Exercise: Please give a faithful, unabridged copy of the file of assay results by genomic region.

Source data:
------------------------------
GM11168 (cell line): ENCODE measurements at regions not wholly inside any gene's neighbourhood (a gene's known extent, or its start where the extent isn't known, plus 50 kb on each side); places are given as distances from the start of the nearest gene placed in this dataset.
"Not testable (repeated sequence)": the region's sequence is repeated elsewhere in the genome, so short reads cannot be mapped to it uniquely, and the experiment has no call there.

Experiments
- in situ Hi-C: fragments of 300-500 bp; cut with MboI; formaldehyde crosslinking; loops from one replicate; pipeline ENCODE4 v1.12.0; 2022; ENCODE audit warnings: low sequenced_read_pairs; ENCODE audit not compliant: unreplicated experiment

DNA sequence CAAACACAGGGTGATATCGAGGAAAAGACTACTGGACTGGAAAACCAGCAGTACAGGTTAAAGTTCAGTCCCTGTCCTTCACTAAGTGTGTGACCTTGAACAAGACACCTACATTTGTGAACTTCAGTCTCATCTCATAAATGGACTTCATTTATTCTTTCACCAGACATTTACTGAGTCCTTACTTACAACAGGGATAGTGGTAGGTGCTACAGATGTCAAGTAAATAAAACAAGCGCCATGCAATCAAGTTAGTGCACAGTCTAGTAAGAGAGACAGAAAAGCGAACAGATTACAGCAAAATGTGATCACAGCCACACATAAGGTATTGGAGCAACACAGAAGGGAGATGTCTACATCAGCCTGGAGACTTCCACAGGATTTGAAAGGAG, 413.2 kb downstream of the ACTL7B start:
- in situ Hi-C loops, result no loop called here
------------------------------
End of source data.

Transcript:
GM11168 (cell line): ENCODE measurements at regions not wholly inside any gene's neighbourhood (a gene's known extent, or its start where the extent isn't known, plus 50 kb on each side); places are given as distances from the start of the nearest gene placed in this dataset.
"Not testable (repeated sequence)": the region's sequence is repeated elsewhere in the genome, so short reads cannot be mapped to it uniquely, and the experiment has no call there.

Experiments
- in situ Hi-C: fragments of 300-500 bp; cut with MboI; formaldehyde crosslinking; loops from one replicate; pipeline ENCODE4 v1.12.0; 2022; ENCODE audit warnings: low sequenced_read_pairs; ENCODE audit not compliant: unreplicated experiment

DNA sequence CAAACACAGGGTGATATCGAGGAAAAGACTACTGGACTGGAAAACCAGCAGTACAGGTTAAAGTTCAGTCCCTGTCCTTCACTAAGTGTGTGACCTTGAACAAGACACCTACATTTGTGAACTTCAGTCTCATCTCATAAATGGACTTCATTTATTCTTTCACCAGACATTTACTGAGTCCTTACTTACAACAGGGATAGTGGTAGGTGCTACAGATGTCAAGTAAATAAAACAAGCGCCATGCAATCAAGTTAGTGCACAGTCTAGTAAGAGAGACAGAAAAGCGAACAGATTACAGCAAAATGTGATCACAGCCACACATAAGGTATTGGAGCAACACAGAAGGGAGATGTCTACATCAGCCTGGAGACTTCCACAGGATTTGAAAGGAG, 413.2 kb downstream of the ACTL7B start:
- in situ Hi-C loops, result no loop called here